This quilt was an excuse to improve my hand sewing skills and try out 25 different fabric manipulations. Often fabric manipulations look hard to do but in fact they are quite straightforward. The manipulations on this quilt are 5″ square. That satisfies my 2 main criteria: the piece, while small, it’s large enough to learn the technique and it’s quick to make too.
I have been asked many times how the quilt will withstand wear. I made this quilt in 2012 or 2013 and it’s still in good shape. I had it on a wall for a couple of years, and it’s been on a couch since I took it down. It survived a transcontinental move.
It’s true, I don’t handle it much and I haven’t washed it either.
You can see for yourself on the video that the fabric manipulations are still in very good condition.
This quilt is perfect as a fidget quilt.
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This is a quick project that particularly French teachers will enjoy. To complete the project you will need 5 store bought napkins and some stranded cotton for the lettering and drawings.
A few fabric scraps are enough to make this quick project. Use fabric with a large print for best results.
This project is very easy and perfect for a teacher or anyone who enjoys reading. I used felt die cuts and stranded cotton in matching colours.
This potholder is not difficult to make but it is time consuming so if you intend to make one set an afternoon aside to concentrate on it.
Fabric scraps and some batting is all you need to make this quick project.
I seem to have a soft spot for Christmas tree craft. I have done 5 types of Christmas trees using different techniques in the past three or four years.
One of my favourites is the Patchwork tree softie. This tree softie is made with the smallest of scraps and is super easy to make. You can even make a little forest in different sizes!
The easiest and quickest by far is possibly the Christmas tree softie. I recommend you use the Patchwork tree softie pattern instead of the one provided as the patchwork tree sits a lot better.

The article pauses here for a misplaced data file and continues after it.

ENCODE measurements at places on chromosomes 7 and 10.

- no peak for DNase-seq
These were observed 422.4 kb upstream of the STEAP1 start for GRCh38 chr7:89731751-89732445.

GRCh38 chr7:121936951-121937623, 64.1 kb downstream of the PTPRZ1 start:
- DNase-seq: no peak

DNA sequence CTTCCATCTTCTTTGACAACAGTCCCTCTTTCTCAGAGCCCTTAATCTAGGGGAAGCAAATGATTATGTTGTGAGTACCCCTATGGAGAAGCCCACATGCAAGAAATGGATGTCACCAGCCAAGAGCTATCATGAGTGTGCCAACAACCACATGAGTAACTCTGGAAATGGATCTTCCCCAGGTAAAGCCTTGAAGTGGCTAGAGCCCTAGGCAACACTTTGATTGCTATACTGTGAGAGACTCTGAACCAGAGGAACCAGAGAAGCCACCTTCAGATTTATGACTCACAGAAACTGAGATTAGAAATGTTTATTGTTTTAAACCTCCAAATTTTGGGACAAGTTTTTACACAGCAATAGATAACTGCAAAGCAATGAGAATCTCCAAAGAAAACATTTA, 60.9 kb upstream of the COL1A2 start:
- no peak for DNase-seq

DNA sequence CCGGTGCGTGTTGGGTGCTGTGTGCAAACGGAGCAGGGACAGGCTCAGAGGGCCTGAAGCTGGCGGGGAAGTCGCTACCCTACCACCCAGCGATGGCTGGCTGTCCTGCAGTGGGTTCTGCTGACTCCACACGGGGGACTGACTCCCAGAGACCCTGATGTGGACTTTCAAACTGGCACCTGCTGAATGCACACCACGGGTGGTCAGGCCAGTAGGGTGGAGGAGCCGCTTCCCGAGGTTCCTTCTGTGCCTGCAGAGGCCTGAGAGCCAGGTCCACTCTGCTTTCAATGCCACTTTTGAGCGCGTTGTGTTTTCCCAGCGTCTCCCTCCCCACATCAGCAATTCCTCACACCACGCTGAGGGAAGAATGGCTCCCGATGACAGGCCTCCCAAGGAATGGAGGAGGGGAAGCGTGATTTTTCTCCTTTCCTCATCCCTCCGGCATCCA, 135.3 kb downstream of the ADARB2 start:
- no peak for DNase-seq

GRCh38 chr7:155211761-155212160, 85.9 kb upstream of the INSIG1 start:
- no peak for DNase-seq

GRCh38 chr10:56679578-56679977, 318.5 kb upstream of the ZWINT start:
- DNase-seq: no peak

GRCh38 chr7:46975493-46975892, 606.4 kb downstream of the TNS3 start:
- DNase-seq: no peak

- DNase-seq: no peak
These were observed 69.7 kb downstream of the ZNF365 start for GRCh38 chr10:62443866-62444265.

There’s a third tree softie I made last year using embroidery as the main technique. It is the Embroidered Christmas tree softie. I like the effect of using long and short stitch in a gradient.
Finally, if you prefer a no sew project I have made two trees this way using head pins and polystyrene cones.
The Snowed top Christmas tree was my first of this kind. Unfortunately I don’t have a pattern for this tree as it belongs in a book I contributed this project for.
And finally there is the No sew Christmas tree ornament that I made as I got into fabric manipulation (see my 41 fabric manipulations I have used in the making of 2 textured quilts). It uses fabric scraps, ribbon and sequins pinned to a polystyrene cone.
I hope you enjoy making these. And if you do please share a photo in my Flickr group.
Fabric, ribbon and heaps of headpins is all you need to make these 4 Christmas decorations. All of them are easy enough to make with young kids.
All four Christmas ornaments are made using a polystyrene shape, fabric or ribbon and head pins.
No sew Christmas tree
This treel is made with polystyrene cone, head pins, fabric, ribbon and sequins.
No sew Christmas ornament
This Christmas ball is made with with a ball covered by wide ribbon in matching colours attached to the ball using head pins.
No sew Christmas wreath
Use wide ribbon to make this wreath though it can be made as well with fabric folded as per instructions. For a more country look use checks fabric.
Quilted Christmas ball
These are called quilted Christmas ornaments and you can make them in different ways. My post shows you the simplest way to make a quilted Christmas ball.
Enjoy making these ornaments and show your pictures at TeresaDownUnder flickr group.